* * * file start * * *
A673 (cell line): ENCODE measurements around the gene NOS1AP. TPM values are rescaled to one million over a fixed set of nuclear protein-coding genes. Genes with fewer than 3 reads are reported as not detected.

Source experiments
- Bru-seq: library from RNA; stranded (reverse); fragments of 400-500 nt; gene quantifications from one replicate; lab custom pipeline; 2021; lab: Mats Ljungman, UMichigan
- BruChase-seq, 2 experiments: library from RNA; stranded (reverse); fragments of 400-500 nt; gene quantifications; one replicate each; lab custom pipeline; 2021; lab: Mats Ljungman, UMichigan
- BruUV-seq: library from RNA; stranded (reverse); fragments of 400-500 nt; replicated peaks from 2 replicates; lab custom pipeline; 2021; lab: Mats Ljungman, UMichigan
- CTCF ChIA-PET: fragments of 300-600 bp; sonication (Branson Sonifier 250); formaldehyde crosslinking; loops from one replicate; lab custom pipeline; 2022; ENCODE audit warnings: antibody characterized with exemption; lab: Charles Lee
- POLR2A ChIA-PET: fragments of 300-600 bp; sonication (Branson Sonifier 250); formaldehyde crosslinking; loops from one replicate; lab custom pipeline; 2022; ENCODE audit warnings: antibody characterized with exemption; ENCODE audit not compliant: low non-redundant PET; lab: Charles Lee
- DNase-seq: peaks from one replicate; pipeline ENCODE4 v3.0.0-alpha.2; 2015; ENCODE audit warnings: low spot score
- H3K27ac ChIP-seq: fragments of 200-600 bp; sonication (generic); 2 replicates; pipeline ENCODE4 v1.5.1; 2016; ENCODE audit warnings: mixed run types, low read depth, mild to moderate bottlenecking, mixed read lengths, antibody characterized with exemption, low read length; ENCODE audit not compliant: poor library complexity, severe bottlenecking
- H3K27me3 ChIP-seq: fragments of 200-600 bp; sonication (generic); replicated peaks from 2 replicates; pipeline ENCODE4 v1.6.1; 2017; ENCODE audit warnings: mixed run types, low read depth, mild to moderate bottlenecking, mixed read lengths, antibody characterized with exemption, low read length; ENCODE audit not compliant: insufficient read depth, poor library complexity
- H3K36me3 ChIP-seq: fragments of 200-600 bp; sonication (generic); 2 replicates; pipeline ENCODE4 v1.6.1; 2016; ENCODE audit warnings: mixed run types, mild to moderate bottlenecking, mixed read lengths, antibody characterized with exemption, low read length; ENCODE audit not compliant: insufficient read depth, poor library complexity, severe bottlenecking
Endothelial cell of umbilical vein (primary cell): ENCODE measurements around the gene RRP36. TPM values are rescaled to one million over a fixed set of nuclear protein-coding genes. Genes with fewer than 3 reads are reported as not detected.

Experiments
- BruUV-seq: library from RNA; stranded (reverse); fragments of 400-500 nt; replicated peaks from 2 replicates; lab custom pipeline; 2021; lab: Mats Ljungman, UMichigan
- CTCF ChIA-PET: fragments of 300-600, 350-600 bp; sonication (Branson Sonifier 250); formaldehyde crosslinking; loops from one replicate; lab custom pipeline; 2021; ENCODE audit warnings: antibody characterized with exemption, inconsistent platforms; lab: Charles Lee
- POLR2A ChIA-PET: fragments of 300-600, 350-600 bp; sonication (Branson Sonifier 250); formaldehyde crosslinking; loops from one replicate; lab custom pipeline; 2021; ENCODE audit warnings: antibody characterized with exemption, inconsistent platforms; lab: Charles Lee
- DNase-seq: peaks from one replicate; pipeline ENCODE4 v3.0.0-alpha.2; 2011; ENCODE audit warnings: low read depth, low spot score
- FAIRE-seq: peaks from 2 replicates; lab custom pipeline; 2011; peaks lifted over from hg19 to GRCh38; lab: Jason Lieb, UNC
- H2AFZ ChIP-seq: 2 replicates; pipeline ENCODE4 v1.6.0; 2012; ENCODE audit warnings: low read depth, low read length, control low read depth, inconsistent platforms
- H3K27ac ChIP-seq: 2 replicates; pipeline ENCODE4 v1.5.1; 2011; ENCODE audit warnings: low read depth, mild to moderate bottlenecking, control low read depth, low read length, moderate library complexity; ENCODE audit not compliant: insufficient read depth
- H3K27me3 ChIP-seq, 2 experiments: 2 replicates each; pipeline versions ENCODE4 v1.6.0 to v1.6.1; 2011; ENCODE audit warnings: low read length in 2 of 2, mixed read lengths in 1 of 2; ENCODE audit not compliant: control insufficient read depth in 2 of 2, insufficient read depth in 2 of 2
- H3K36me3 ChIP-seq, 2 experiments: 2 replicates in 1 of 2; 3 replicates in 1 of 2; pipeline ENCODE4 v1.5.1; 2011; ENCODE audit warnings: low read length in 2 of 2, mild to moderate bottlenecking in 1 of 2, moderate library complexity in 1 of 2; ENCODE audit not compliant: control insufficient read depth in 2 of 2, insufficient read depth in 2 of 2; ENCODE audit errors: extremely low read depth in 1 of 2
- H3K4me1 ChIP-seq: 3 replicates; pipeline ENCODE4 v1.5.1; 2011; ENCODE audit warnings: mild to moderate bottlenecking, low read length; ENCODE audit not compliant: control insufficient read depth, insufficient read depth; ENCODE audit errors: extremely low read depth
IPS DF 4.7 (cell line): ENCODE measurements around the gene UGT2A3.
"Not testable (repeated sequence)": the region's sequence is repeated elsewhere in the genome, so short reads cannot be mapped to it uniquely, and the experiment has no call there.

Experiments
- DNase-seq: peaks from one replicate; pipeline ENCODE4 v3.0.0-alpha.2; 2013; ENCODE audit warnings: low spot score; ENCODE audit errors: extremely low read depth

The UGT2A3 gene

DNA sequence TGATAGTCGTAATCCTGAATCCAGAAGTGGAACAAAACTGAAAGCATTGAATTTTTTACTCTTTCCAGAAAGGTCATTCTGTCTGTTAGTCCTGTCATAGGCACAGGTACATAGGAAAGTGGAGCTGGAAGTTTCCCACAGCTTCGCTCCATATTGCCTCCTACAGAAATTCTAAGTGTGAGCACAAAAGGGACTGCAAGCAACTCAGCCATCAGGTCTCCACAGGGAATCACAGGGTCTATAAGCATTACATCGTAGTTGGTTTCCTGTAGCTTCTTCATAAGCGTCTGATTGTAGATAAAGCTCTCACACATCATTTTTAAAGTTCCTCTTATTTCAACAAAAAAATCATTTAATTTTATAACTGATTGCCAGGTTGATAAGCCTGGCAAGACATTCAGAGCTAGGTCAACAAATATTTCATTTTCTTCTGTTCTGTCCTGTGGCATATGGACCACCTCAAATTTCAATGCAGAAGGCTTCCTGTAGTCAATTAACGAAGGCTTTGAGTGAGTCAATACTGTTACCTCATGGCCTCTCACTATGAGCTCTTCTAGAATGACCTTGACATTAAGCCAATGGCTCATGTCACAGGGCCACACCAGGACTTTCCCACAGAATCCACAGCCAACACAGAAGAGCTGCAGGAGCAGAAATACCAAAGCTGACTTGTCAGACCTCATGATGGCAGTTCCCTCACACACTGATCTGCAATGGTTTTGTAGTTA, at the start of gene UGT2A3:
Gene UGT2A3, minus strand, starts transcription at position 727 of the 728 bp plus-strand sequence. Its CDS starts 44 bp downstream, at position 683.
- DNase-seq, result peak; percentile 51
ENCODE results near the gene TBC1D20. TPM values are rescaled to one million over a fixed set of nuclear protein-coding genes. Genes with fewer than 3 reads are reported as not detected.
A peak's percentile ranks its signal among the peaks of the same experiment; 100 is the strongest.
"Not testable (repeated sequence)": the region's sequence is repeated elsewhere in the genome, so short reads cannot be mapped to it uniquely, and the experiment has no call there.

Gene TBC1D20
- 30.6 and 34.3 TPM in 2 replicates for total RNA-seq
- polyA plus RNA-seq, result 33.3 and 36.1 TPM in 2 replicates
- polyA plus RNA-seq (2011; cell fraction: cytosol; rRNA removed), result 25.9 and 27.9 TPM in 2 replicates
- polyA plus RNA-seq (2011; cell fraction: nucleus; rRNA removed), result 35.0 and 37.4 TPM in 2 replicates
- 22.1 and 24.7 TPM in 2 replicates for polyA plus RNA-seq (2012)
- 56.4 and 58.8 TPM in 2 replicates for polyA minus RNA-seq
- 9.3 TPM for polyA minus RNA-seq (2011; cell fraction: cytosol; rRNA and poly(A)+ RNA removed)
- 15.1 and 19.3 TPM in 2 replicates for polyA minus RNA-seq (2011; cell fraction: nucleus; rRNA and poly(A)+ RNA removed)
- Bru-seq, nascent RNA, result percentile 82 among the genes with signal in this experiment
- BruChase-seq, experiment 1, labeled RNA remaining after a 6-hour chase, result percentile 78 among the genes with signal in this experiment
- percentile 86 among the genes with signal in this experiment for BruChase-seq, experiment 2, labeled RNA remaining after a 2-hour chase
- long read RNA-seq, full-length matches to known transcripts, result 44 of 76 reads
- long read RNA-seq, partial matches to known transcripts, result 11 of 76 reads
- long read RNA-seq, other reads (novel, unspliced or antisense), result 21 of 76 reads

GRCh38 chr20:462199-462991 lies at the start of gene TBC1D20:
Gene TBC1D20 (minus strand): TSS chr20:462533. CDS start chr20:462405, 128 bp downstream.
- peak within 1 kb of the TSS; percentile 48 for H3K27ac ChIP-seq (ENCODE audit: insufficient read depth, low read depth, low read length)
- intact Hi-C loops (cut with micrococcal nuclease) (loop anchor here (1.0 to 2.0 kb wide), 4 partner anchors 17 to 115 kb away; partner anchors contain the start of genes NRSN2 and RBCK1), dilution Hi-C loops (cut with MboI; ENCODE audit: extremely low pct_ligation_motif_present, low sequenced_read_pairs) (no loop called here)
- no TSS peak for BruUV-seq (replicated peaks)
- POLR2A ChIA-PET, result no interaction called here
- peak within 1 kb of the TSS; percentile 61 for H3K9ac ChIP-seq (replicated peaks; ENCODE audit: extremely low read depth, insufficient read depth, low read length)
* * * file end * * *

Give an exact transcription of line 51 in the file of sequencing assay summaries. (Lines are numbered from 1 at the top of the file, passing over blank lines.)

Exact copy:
Gene TBC1D20 (minus strand): TSS chr20:462533. CDS start chr20:462405, 128 bp downstream.